Stikine River
The Stikine River flows southwest out of Stikine Plateau through Northern BC and the BC-Alaska boundary.1 It is the fourth-longest river in the province and it's Tlingit First Nation name simply means the river.2
Stikine River was a transportation route to several northern gold rushes during the 1800s.3 Its lower reaches were traversed by stern-wheeled paddle steamers for almost a century.4
This 1860 map, from the Colonial Despatches collection, provides several fascinating details on the “Stekin River”.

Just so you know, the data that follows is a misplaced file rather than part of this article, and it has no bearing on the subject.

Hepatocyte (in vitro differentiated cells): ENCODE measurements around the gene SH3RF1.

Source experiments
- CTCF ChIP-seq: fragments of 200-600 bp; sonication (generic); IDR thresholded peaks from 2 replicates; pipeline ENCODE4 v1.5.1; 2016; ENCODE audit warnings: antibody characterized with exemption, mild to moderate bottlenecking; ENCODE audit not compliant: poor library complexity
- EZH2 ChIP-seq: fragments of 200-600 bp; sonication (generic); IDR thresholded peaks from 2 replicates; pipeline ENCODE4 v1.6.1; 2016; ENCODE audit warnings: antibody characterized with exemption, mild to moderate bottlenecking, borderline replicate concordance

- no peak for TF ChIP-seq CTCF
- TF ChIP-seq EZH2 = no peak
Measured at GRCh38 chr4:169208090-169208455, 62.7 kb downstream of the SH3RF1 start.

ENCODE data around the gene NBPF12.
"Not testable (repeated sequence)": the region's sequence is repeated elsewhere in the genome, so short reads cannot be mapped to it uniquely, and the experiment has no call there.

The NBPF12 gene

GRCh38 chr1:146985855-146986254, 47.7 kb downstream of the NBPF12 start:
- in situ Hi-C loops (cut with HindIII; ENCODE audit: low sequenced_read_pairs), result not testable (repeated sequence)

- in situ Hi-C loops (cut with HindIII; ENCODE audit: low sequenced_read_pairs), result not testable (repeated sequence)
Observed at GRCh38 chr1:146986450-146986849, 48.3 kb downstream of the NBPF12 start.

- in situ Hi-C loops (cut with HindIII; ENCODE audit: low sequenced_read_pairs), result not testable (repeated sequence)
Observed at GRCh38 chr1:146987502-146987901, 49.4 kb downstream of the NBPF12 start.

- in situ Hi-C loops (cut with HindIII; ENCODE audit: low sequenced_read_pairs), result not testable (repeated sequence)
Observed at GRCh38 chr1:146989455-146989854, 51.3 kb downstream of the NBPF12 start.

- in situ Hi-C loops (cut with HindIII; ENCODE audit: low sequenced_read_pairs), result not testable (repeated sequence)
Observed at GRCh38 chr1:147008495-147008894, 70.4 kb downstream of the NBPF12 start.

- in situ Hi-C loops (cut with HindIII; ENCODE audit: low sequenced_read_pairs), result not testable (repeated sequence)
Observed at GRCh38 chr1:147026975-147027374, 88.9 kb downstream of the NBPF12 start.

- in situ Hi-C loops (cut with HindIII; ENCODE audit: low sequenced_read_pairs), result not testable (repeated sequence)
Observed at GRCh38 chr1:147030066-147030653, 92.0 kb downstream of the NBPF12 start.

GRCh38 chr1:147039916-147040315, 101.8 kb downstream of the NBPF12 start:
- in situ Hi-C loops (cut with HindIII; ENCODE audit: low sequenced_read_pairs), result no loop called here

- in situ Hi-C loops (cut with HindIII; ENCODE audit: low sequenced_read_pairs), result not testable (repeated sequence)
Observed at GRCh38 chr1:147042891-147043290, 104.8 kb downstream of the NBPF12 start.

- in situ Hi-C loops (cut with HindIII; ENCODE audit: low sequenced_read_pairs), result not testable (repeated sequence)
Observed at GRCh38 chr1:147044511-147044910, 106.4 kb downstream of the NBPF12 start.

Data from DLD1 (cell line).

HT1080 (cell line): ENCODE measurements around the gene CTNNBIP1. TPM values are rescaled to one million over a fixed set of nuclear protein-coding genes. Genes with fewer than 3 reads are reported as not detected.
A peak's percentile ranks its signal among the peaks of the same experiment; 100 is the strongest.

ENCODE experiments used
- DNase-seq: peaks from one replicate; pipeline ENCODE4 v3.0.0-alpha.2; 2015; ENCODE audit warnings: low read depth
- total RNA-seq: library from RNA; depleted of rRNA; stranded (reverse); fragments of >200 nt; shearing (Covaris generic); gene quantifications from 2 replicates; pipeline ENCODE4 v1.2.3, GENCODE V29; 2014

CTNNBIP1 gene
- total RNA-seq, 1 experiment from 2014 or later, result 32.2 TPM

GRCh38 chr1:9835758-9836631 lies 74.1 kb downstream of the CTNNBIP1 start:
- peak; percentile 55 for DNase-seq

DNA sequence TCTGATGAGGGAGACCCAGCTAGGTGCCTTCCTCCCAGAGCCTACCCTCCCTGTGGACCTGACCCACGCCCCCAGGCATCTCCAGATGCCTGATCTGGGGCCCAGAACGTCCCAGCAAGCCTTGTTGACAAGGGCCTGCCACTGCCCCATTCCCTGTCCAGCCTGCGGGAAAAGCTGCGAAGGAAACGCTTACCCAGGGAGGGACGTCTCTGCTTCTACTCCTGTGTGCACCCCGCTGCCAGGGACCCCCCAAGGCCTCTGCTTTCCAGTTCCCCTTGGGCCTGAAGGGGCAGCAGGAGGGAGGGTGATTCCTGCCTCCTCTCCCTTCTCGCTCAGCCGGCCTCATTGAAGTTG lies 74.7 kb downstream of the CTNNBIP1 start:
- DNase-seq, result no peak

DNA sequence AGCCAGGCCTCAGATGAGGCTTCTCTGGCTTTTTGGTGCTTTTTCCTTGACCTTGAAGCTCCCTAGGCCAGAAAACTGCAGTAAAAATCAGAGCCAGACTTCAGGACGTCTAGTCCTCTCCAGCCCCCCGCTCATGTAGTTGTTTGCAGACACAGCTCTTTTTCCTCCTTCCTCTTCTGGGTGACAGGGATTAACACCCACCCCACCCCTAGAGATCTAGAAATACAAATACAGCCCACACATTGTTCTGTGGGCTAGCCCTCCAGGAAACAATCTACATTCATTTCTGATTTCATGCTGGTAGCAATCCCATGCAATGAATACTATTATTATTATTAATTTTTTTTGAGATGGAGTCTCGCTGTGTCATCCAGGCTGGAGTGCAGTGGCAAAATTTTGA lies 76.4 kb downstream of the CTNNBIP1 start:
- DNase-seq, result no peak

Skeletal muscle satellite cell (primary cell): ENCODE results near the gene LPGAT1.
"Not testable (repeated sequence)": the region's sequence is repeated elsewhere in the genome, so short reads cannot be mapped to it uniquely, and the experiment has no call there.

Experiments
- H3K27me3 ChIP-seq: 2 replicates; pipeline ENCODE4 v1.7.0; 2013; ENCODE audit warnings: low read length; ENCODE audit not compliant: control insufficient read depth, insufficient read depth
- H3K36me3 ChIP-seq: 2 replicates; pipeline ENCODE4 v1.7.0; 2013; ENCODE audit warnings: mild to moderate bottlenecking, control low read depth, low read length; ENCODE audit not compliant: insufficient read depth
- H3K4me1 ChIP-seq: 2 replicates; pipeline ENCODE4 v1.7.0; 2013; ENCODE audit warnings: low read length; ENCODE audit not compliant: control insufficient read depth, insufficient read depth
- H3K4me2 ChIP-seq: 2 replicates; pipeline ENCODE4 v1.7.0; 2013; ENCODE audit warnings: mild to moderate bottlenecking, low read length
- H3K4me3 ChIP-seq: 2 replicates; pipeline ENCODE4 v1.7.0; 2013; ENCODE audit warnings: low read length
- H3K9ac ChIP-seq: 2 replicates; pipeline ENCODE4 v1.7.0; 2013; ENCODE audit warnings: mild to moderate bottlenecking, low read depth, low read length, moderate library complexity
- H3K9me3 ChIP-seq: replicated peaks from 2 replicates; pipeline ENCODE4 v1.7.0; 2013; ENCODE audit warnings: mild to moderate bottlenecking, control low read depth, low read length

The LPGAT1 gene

The Stikine Ranges in North-central BC are named after the river.5
  • 1. Andrew Scott, The Encyclopedia of Raincoast Place Names (Madeira Park, BC: Harbour Publishing, 2009), 568.
  • 2. Ibid.
  • 3. Ibid.
  • 4. Ibid.
  • 5. Ibid.
Mentions of this place in the documents
Places in this document

British Columbia

The Colonial Despatches Team. Stikine River. The Colonial Despatches of Vancouver Island and British Columbia 1846-1871, Edition 2.2, ed. The Colonial Despatches Team. Victoria, B.C.: University of Victoria.

Last modified: 2020-12-02 13:40:34 -0800 (Wed, 02 Dec 2020) (SVN revision: 5008)